I am not sure why I am thinking now of the time, two years ago, when I was sitting with a hospice patient on Easter Sunday. We sat in a tiny room in a high-rise apartment building overlooking Lake Erie. She was tiny and fidgety in an over sized hospital bed, while I sat in a folding chair beside her bookshelf. From time to time we would hold hands and stare into each other’s eyes. She was so comfortably familiar to me, and I did not know why until I studied her shelves full of haphazardly placed books. It was almost identical, book for book, to my own collection of books. Well-worn volumes of poetry, books on meditation, Buddhism, Catholicism, human rights, saints and mystics and the occasional beloved work of fiction filled the dusty spaces. I would read to her and watch her eyes light up before she fell into a light doze, only to awaken again for more. This went on for several hours. I remember feeling ease and delight sitting next to her, listening to her sporadic breathing. This was exactly how I wanted to spend my Easter Sunday. Witnessing the dying process summons a sense of resurrection in me and is a reminder to seek life in every moment. To find it in the shadows and the light, in the tangible and the abstract.
Hanging on the wall above the head of her bed was a poem I had never seen before entitled Desiderata. Suddenly I knew. This was not my hospice patient. She was a messenger.
And I thought on that Easter Sunday in a tiny room by Lake Erie in a folding chair that I was offering my hands to hold. Instead I realized that she was holding mine.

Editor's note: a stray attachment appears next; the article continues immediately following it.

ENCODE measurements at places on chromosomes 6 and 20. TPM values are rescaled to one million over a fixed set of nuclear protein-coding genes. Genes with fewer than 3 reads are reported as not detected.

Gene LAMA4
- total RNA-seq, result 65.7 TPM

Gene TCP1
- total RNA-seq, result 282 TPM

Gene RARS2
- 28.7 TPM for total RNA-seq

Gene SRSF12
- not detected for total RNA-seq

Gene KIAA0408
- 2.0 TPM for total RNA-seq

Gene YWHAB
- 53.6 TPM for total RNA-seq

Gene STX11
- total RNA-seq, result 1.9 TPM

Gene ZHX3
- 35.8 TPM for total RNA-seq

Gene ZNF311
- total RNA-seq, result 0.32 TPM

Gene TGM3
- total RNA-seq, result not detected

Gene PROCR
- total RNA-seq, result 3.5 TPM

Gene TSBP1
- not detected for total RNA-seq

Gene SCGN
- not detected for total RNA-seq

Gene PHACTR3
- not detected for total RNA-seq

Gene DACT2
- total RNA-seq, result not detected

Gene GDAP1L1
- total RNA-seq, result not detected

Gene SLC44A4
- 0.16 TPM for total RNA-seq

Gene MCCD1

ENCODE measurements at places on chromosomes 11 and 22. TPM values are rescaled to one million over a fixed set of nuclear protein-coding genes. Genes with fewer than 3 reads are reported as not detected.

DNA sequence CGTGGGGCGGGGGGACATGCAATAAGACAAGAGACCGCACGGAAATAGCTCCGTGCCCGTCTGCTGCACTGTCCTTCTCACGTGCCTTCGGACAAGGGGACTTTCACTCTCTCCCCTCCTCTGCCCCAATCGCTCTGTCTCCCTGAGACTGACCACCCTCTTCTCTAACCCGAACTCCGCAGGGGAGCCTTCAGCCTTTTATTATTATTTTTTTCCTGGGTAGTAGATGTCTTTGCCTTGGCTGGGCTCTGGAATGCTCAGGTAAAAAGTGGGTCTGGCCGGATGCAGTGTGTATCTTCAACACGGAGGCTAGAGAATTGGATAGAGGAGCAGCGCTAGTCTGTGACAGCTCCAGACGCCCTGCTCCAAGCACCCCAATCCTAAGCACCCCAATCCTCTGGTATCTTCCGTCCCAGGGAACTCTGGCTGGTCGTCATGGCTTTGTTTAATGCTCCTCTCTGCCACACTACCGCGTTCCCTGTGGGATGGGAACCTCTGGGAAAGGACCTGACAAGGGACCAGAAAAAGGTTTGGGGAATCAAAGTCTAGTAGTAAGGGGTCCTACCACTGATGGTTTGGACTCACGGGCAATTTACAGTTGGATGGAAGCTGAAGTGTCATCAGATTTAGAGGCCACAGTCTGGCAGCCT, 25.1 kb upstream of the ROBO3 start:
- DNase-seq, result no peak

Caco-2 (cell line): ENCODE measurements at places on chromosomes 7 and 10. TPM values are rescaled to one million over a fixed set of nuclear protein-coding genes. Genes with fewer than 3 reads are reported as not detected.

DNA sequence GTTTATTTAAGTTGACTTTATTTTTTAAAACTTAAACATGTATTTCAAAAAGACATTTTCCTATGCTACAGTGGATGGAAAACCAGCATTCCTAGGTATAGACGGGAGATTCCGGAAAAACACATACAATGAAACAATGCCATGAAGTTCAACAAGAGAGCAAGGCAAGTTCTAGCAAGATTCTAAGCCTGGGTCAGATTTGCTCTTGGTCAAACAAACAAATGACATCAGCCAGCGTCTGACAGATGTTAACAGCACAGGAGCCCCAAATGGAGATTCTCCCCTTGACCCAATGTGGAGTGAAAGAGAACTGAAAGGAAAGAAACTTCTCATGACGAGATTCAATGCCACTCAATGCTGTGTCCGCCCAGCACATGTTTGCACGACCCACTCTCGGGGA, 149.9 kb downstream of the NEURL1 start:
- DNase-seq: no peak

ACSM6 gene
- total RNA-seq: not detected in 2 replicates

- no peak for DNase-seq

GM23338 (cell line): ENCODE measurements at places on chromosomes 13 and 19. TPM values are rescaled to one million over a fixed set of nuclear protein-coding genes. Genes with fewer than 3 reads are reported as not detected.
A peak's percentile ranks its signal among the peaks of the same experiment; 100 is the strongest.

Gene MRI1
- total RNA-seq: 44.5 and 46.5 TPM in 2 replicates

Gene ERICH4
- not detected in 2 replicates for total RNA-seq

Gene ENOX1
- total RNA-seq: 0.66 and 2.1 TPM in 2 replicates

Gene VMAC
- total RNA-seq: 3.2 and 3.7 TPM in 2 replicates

Desiderata – Max Ehrmann
Go placidly amid the noise and haste, and remember what peace there may be in silence.
As far as possible, without surrender, be on good terms with all persons. Speak your truth quietly and clearly; and listen to others, even to the dull and the ignorant, they too have their story. Avoid loud and aggressive persons, they are vexations to the spirit.
If you compare yourself with others, you may become vain and bitter; for always there will be greater and lesser persons than yourself. Enjoy your achievements as well as your plans. Keep interested in your own career, however humble; it is a real possession in the changing fortunes of time.
Exercise caution in your business affairs, for the world is full of trickery. But let this not blind you to what virtue there is; many persons strive for high ideals, and everywhere life is full of heroism. Be yourself. Especially, do not feign affection. Neither be cynical about love, for in the face of all aridity and disenchantment it is perennial as the grass.
Take kindly to the counsel of the years, gracefully surrendering the things of youth. Nurture strength of spirit to shield you in sudden misfortune. But do not distress yourself with imaginings. Many fears are born of fatigue and loneliness.
Beyond a wholesome discipline, be gentle with yourself. You are a child of the universe, no less than the trees and the stars; you have a right to be here. And whether or not it is clear to you, no doubt the universe is unfolding as it should.
Therefore be at peace with God, whatever you conceive Him to be, and whatever your labors and aspirations, in the noisy confusion of life, keep peace in your soul.
With all its sham, drudgery and broken dreams, it is still a beautiful world.
Be cheerful. Strive to be happy.
[Image from here]